Five Payment Methods in International Trade for Exports and Imports

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When it comes to international trade, trust and transparency are of great importance and value. Payment has always been a delicate issue among exporters and importers and along with the numerous risks that come along with international trade, it is essential for everyone involved in the field to know about the payment methods that are common in practice. Below listed are 5 of the most common ways in which payment is done for imports and exports, internationally:

1. Letters of Credit

Also known as documentary credit, the letter of credit is one of the safest payment methods for both buyer and seller. This letter is a guarantee given by the bank to an exporter that is creditworthy, or in other words, says that the amount of money that is to be paid to the seller by the buyer will be done on time. The method of payment is also called banker’s commercial credit and is deployed by exporters and importers when the reliability of both parties is unable to be used correctly at the time. It is widely in use because of the amount of safety associated with it.

2. Cash In Advance

Often used in trade agreements, the cash in advance payment method is the one where the buyer will pay the seller the total amount in cash before the shipment reaches the buyer. Here, sellers/exporters have an upper hand as they are given the complete money irrespective of the fact that the goods reach the buyer/importer or not. Even the ownership of goods is transferred from the seller to the buyer, so anything that happens to the shipment en route will then be the responsibility of the buyer alone. Payments are done through credit cards or wires in this method.

3. Documentary Collections

This method of payment is less common than the above-discussed methods and is particularly uncommon in countries where the enforcement of contracts is weak. Here, the exporter’s bank sends a set of documents to the bank of the importer, saying that these documents have to be produced to the seller, as a request for payment. The information on the conditions and circumstances when the documents will be released by the seller is also explained here. The documents are given to the buyer only after the payment has been made. This can be made either through ‘Document against Payment’ or ‘Document against Ownership’.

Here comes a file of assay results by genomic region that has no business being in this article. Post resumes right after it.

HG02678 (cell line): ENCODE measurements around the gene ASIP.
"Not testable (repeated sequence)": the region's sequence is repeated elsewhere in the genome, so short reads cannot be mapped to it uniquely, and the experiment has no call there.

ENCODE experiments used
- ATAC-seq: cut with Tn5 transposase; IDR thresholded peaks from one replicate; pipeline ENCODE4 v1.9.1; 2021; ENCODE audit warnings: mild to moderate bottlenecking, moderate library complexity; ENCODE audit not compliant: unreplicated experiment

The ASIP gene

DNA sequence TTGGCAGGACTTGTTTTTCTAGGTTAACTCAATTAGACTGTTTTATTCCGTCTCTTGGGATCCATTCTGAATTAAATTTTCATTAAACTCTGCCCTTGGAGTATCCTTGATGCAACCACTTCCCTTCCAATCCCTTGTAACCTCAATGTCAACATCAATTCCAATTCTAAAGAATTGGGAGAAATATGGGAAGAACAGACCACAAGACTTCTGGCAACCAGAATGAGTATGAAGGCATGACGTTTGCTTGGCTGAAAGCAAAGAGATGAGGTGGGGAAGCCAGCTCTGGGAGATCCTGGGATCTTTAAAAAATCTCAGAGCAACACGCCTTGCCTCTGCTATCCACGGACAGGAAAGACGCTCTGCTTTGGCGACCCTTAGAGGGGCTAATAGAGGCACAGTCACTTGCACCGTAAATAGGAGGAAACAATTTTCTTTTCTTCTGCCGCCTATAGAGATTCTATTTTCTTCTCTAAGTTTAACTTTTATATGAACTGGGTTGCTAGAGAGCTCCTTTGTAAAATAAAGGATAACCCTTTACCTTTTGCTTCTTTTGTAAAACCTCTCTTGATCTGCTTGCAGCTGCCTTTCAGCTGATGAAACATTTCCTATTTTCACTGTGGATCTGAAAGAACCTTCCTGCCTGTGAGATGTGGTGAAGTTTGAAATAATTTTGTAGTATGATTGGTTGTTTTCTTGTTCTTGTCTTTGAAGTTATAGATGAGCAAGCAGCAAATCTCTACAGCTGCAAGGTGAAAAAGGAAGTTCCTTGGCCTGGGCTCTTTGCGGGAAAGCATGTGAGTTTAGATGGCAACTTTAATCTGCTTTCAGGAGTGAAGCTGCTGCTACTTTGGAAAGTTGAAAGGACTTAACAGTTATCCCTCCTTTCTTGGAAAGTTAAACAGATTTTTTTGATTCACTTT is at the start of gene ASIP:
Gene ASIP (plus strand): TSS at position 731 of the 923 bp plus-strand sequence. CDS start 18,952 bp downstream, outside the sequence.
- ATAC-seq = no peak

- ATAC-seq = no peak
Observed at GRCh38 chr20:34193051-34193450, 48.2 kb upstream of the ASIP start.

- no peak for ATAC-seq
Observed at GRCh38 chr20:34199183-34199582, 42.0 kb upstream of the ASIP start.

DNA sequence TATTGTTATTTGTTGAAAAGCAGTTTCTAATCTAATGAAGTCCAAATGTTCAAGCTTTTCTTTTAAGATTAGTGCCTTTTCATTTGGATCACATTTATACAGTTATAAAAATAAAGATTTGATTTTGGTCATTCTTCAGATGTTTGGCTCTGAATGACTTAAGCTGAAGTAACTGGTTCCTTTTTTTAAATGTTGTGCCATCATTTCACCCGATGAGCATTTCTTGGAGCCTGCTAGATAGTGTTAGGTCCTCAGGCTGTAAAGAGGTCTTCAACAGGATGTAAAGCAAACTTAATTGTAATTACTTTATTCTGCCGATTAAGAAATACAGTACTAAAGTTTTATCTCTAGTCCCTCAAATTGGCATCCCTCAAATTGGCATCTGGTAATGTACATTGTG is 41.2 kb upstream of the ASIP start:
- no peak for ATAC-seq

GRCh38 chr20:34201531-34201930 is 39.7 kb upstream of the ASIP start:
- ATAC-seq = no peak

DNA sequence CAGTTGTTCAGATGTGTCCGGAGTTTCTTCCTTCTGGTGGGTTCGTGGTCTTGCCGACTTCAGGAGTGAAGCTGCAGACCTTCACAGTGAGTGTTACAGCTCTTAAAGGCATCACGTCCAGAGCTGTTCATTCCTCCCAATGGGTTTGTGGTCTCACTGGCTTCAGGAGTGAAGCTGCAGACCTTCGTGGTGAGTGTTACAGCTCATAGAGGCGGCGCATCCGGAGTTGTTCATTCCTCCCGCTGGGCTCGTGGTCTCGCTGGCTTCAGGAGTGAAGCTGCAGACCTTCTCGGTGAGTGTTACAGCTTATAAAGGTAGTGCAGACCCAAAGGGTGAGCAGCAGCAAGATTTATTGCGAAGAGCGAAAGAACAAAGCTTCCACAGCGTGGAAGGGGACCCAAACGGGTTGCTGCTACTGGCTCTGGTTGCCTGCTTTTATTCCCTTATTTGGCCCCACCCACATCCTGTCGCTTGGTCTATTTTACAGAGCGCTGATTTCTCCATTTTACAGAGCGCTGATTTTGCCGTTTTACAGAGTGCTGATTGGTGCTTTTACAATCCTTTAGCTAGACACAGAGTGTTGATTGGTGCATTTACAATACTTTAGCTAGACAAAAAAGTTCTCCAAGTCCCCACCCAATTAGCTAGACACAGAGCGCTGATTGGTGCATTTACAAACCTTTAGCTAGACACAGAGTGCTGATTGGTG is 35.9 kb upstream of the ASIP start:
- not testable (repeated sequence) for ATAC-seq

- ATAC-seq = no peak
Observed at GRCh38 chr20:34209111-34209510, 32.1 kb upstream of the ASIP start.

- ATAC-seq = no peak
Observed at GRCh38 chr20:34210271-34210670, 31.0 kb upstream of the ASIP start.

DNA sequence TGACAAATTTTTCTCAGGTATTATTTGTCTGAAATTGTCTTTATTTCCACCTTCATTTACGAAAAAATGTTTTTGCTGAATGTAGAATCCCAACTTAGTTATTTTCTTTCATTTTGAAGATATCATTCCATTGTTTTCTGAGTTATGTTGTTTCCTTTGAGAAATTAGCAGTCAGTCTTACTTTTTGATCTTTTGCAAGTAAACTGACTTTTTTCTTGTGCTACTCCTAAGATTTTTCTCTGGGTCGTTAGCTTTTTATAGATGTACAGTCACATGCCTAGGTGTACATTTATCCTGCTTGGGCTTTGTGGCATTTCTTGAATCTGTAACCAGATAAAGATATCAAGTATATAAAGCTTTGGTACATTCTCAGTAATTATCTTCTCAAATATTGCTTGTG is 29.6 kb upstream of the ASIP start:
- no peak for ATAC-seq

4. Open Account

In this method of payment, the seller or the exporter ships the goods and delivers them to the buyer or importer even before the payment s made, which usually ranges between 30 to 90 days in international sales. Here, the method can be successful only when both parties trust each other. As opposed to the ‘Cash in Advance’ method, the open account method is extremely beneficial to the importer and their cash flow. Extension of credit is quite common for exporters in international trade because the competition is really high and the exporters who do not extend the credit for buyers often lose the deal.

5. Consignment

This mode of payment is different from that of an open account in the aspect that the payment is made to the exporter or the seller only when the buyer or the importer sells the goods to the final customer. This is extremely beneficial for the importer but it is highly risky for the exporter. But the ownership of the goods remains with the exporter until the sale is completed. The exporter also does not have to spend additional money on inventory as well.

Be it an exporter or an importer, knowing the rules and regulations of international trade, especially when it comes to the area of payment, is extremely important. Understand the kind of business you are in, study the industry and then finally choose a payment method that works the best for your business. You can also hire professional freight forwarders and customs brokers to help you with the documentation and other processes.


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